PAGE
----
Drilling of Titanium Alloy using Heat Sink-based Ice Water Cooling

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Abstract

Coolants are normally sprayed in the form of jet on the cutting zones to dissipate the heat while they pass through. Due to lack of positive mechanism to drive the coolants away, effective heat dissipation does not occur. This paper therefore puts forward a heat sink-based novel fluid flow approach for dissipating heat throughout drilling of titanium alloys. The intension of developing this system is to extract heat generated from the cutting zone positively, using convection due to ice water flow through heat sink channel. A highly conductive copper plates having a channel in it are used which act as a heat sink. Numerous drilling experiments were performed using dry and ice water cooling on titanium alloys. Thrust, torque, temperature, metallurgical and microstructural characteristics were measured to evaluate the efficacy of heat sink approach. Maximum of 29% reduction in the depth of deformation was found in the ice water cooling over dry drilling. Further, the EBSD scans reveal that the grain size increased with an increase of cutting speed in dry drilled surface as compared to ice water cooled surface. The average micro hardness was reduced by 5% at the entry and 17% at the exit location of the drilled hole in the ice water cooling over dry drilling.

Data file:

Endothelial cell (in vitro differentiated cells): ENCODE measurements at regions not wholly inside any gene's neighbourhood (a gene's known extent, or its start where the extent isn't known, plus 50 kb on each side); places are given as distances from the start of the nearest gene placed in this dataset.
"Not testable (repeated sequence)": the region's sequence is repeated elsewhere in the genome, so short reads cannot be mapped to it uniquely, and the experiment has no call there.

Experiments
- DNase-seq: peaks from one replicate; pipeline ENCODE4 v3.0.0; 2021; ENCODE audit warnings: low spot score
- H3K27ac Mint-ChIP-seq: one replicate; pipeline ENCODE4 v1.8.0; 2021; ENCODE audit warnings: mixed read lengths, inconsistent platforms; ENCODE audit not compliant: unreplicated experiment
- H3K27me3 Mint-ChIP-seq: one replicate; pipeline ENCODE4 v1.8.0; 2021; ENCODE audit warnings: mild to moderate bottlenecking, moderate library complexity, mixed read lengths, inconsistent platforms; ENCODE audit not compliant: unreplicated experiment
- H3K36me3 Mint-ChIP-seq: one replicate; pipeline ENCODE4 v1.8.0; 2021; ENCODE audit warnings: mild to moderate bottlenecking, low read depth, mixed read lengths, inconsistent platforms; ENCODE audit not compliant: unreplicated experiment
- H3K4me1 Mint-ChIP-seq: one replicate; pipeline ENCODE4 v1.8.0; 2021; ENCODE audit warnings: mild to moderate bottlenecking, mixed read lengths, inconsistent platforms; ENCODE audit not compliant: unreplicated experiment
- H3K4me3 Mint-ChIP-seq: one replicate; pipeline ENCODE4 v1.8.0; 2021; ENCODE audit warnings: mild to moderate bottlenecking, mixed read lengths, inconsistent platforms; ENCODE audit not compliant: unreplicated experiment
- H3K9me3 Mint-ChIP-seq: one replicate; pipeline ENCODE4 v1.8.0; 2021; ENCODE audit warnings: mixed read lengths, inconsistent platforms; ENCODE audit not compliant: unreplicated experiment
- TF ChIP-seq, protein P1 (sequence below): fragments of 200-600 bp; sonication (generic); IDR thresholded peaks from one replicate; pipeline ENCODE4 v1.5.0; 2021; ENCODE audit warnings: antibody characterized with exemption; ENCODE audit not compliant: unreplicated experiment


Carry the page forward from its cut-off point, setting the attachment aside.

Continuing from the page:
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Trivedi, D. B., Kumar, A., & Joshi, S. S. (2018). Drilling of Titanium Alloy using Heat Sink-based Ice Water Cooling. In Procedia Manufacturing (Vol. 26, pp. 633–644). Elsevier B.V. https://doi.org/10.1016/j.promfg.2018.07.074

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